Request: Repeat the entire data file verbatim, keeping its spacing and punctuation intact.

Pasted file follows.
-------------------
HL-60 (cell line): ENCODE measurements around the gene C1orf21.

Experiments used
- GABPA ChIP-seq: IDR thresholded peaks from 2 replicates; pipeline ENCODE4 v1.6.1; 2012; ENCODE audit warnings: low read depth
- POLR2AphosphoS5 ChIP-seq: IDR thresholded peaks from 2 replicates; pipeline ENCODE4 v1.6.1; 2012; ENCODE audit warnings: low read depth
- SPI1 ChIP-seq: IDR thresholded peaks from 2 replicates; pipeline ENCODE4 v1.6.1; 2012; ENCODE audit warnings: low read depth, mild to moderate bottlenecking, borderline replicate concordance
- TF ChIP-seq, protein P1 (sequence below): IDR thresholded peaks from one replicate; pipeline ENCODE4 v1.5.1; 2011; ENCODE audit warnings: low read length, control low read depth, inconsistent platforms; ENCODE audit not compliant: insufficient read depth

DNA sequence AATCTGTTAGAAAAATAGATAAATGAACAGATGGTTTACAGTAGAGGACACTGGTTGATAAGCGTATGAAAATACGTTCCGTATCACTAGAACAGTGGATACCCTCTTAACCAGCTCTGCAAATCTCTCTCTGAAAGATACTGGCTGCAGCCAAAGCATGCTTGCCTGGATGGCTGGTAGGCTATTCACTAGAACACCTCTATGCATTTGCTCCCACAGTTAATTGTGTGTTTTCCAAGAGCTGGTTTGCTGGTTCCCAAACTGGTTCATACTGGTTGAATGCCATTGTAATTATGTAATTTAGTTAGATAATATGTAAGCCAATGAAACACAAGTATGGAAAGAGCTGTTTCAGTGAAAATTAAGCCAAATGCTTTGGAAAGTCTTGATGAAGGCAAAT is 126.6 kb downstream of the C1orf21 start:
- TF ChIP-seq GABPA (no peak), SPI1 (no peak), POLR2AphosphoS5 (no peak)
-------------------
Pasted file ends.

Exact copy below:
HL-60 (cell line): ENCODE measurements around the gene C1orf21.

Experiments used
- GABPA ChIP-seq: IDR thresholded peaks from 2 replicates; pipeline ENCODE4 v1.6.1; 2012; ENCODE audit warnings: low read depth
- POLR2AphosphoS5 ChIP-seq: IDR thresholded peaks from 2 replicates; pipeline ENCODE4 v1.6.1; 2012; ENCODE audit warnings: low read depth
- SPI1 ChIP-seq: IDR thresholded peaks from 2 replicates; pipeline ENCODE4 v1.6.1; 2012; ENCODE audit warnings: low read depth, mild to moderate bottlenecking, borderline replicate concordance
- TF ChIP-seq, protein P1 (sequence below): IDR thresholded peaks from one replicate; pipeline ENCODE4 v1.5.1; 2011; ENCODE audit warnings: low read length, control low read depth, inconsistent platforms; ENCODE audit not compliant: insufficient read depth

DNA sequence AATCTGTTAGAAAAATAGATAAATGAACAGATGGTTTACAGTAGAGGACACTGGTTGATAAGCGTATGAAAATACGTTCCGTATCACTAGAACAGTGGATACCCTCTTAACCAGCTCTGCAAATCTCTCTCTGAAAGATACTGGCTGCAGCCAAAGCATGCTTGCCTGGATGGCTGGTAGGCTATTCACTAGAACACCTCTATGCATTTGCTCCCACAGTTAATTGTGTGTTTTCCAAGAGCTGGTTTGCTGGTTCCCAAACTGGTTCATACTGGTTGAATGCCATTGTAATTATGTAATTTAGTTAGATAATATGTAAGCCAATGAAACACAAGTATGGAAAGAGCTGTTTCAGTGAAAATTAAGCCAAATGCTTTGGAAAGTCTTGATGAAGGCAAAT is 126.6 kb downstream of the C1orf21 start:
- TF ChIP-seq GABPA (no peak), SPI1 (no peak), POLR2AphosphoS5 (no peak)